‘Mormons’ are best prepared for disasters

Ted Koppel points to LDS Church's preparedness in book 'Lights Out'


The church has just been preparing for generations for whatever disaster may come along. It has nothing to with any particular crisis.”

Koppel emphasized the LDS Church’s organizational discipline and self-sufficiency in his book.

“What really impressed me was the layering, which begins at the family level and moves on up to the very stages of the church hierarchy to the point where the church itself has branched industries,” Koppel said of his visit to Utah. “Quite literally, you have an organization that is capable of producing food, processing food and transporting food to the degree that it really amounts to an almost governmental-like organization — except more efficient.”

While Koppel said it would be nearly impossible for Americans in general to duplicate what the church has been establishing for generations, he did say that people could “learn from some of the more basic things that Mormon families do.”

"What distinguishes the Mormons is their extraordinary focus on the integration of self-sufficiency and charity." He adds, "The LDS church has set world-class standards for disaster preparedness and imbued its membership with a sense of individual and group responsibility."



Members of The Church of Jesus Christ of Latter-day Saints are taught principles of self-reliance as a way of life so they are prepared to withstand difficulties and challenges such as natural disasters, illness, job loss and other unplanned events. Self-reliance incorporates education, health, employment, family home production and food storage, family finances and spiritual strength.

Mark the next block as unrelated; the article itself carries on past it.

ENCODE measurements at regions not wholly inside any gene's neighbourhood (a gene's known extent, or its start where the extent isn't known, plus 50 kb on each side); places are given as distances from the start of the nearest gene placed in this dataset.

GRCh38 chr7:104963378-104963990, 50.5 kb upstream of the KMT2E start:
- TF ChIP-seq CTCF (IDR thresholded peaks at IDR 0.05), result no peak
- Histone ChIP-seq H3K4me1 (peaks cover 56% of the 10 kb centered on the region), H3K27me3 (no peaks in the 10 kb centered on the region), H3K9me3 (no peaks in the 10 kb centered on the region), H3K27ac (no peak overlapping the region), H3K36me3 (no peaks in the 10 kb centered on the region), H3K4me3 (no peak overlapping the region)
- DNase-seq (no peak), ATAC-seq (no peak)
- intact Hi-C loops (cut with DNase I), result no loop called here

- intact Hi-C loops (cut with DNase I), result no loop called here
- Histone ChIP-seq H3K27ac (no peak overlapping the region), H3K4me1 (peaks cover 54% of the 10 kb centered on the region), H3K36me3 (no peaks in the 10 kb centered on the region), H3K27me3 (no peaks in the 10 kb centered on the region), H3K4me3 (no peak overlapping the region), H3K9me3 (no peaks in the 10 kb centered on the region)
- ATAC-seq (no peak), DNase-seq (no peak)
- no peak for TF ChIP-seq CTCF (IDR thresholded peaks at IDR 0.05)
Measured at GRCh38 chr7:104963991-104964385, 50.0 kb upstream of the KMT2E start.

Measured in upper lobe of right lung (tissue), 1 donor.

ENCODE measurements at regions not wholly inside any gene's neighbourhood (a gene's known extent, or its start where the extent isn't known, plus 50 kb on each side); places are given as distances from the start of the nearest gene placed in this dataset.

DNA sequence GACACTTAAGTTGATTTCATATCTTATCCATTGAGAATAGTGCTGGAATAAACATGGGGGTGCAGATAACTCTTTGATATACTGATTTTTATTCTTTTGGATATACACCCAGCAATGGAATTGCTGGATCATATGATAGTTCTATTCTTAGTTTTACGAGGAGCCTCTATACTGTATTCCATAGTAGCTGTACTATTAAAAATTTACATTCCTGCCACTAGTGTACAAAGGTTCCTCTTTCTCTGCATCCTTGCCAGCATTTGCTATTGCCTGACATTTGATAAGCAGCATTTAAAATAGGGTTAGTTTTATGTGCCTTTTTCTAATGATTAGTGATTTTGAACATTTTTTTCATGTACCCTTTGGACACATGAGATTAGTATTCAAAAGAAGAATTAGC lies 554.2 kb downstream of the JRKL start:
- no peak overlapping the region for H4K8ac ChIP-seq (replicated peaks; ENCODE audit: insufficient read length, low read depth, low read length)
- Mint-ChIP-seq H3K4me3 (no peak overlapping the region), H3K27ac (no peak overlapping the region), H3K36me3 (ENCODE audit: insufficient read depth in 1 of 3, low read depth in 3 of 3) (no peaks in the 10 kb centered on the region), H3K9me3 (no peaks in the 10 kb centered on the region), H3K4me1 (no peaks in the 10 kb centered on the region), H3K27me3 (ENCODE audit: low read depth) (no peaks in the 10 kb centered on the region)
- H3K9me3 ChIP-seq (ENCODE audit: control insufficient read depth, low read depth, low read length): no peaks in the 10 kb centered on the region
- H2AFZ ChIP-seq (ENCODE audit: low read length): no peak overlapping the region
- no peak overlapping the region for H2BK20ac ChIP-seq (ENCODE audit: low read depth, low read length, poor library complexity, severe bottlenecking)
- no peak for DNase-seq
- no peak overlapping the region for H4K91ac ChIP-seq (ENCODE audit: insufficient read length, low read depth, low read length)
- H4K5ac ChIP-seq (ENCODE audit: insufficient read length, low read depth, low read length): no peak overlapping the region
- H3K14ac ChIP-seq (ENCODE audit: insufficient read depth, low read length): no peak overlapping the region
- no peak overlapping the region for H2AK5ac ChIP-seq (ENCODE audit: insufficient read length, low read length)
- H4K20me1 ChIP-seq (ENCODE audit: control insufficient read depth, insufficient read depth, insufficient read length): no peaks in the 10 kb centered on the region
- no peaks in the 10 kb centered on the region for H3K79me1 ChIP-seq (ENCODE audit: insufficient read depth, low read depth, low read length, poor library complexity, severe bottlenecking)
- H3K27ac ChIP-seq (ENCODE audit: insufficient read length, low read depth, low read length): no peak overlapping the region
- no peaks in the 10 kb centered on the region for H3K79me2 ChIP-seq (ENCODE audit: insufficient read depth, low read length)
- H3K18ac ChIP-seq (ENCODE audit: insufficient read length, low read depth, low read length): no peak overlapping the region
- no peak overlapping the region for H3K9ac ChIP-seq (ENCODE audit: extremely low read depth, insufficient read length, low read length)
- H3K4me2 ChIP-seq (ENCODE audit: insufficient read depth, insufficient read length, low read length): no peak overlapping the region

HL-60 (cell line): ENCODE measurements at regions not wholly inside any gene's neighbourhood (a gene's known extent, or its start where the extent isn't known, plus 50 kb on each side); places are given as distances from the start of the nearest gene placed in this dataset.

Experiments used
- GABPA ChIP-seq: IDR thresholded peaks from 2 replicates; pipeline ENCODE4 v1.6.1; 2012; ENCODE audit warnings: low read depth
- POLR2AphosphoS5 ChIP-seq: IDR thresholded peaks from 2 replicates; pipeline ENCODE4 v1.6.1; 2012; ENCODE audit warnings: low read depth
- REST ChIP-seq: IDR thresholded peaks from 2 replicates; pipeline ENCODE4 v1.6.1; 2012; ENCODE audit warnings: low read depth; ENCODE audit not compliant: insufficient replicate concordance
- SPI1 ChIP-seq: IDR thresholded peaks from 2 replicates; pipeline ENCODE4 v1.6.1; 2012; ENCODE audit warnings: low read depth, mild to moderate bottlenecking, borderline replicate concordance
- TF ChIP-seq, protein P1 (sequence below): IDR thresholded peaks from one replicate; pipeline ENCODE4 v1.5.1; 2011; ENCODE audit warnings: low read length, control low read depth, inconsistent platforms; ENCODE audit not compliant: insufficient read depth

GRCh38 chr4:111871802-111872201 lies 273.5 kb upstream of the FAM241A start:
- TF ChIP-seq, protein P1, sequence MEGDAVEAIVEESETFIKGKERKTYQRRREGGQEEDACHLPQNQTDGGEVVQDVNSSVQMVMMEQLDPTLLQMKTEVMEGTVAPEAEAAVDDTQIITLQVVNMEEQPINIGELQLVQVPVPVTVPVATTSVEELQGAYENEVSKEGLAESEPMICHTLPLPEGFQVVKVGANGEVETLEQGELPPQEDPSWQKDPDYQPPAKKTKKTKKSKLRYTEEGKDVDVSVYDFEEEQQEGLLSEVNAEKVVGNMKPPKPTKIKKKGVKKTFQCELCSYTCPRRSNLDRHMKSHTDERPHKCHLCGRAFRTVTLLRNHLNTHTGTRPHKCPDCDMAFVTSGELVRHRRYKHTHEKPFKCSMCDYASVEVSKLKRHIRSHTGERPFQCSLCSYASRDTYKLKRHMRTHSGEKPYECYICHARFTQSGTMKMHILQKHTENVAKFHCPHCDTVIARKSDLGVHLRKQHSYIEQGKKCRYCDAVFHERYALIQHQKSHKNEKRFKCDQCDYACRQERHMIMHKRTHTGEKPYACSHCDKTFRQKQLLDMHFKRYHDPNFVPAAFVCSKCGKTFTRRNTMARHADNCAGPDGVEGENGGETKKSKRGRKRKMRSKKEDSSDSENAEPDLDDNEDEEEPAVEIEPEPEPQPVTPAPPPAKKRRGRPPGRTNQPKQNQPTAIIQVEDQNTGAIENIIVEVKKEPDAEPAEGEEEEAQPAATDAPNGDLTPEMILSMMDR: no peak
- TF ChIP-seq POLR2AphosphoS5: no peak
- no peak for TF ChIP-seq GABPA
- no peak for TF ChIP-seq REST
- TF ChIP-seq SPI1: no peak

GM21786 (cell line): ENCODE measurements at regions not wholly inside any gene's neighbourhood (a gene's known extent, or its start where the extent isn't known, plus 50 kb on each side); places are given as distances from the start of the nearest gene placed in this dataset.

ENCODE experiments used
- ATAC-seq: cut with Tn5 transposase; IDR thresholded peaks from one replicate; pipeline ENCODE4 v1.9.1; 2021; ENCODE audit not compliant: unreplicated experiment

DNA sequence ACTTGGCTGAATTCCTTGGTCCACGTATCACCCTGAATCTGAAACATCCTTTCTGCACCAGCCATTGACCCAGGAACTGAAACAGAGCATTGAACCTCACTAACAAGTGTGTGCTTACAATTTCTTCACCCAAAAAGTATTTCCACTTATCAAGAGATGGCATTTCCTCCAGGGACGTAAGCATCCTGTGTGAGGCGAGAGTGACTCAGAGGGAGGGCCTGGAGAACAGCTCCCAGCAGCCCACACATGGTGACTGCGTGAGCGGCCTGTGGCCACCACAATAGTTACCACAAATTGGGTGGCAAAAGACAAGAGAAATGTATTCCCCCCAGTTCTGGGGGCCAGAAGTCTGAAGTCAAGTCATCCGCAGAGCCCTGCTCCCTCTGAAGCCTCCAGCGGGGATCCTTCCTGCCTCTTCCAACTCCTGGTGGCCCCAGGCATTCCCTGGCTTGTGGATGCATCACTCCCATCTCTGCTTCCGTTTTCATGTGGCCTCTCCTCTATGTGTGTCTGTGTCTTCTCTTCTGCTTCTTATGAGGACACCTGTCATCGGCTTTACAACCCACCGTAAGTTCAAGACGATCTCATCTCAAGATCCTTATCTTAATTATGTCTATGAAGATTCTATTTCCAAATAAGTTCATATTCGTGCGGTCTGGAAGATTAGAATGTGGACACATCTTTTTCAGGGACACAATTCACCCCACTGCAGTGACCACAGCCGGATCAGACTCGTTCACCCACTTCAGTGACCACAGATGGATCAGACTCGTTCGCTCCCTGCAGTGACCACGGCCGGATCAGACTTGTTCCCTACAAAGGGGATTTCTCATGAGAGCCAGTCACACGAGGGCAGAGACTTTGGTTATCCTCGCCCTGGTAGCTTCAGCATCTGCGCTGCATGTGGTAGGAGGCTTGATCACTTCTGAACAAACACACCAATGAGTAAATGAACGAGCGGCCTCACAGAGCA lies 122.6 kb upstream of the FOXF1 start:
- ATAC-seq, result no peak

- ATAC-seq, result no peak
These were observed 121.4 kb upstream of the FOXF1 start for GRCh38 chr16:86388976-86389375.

The Church provides an Emergency Preparedness and Response Guide to help families and local congregations prepare for emergency situations. This guide helps families and congregations learn how to plan and prepare for emergencies and how to act and respond in each phase of an emergency—before, during and after.

Church members are also encouraged to have a supply of food and water for times of emergency. Latter-day Saints and others can purchase food storage at one of the Church’s 100-plus home storage centers (different than a bishops’ storehouse) in the U.S. and Canada. The Church advises its members to build a supply of food such as wheat, rice and beans that will last a long time. Properly packaged and stored, these items can last 30 years or more.